So now you may be wondering: Have I had any other encounters with the dead since I wrote my OBE books? The answer is yes. I've seen my mother on more than one occasion after she died. It was a long and very emotionally charged series of events that shook me to the core. It's hard for me to talk about it and I've only shared it with my wife, my sister and her husband. Someday I may write a book about it, but that's all I want to say about it now.

Let's just say that contact with the dead is not an easy road. You've got to have a lot of patience with yourself, and with your dead loved one.

Bob Peterson
13 March 2018

Tuesday, February 27, 2018

Review: Vibrational State and Energy Resonance

Vibrational State and Energy Resonance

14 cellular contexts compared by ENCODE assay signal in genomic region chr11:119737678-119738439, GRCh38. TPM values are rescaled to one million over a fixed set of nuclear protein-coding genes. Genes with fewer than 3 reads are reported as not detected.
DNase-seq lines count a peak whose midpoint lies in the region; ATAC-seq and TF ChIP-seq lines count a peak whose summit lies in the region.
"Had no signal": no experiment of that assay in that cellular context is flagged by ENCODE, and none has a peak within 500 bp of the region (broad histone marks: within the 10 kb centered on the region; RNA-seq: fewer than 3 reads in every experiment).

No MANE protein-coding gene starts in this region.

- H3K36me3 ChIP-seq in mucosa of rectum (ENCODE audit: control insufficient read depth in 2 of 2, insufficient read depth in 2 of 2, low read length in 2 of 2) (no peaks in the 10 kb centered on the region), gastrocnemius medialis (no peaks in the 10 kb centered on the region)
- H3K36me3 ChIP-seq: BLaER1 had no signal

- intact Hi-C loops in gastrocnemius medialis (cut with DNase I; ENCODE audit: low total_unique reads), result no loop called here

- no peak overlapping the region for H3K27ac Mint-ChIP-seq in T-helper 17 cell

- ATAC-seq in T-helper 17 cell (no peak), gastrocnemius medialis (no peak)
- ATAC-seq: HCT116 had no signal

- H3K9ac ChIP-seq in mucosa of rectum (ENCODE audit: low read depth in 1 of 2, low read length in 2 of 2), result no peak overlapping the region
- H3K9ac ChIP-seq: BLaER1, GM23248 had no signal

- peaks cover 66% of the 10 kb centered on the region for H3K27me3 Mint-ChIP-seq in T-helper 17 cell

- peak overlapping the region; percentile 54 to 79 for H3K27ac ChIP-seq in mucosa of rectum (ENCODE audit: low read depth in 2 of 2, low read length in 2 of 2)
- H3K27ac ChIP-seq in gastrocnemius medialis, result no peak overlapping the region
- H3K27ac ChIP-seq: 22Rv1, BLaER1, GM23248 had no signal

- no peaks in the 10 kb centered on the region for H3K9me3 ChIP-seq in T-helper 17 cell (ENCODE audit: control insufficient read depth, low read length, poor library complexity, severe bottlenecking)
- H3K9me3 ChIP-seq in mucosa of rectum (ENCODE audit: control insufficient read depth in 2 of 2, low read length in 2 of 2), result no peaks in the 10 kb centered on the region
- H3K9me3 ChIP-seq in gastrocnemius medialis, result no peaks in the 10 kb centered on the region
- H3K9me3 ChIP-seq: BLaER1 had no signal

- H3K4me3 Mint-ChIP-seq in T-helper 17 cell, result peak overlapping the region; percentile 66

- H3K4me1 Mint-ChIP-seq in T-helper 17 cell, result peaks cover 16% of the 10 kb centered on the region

by Nanci Trivellato


Many OBE authors, such as Robert Bruce, talk about the manipulation of non-physical energy as an important component for inducing OBEs and other altered states of consciousness. It's not a new concept: The Chinese call it "Chi" or "Qi" and have done exercises like Qi Gong and T'ai Chi Chuan for thousands of years. Yogis in India they have other exercises to cultivate it, such as Kundalini Yoga.

Most of us also know that OBEs are often preceded by "The Vibrations" but what do we really know about them? What's the relationship between the Chi manipulation and the vibrations, and how do they fit together? Author/teacher Nanci Trivellato of the IAC (International Academy of Consciousness, an international non-profit organization dedicated to the scientific study of consciousness) tries to answer these questions in her book Vibrational State and Energy Resonance.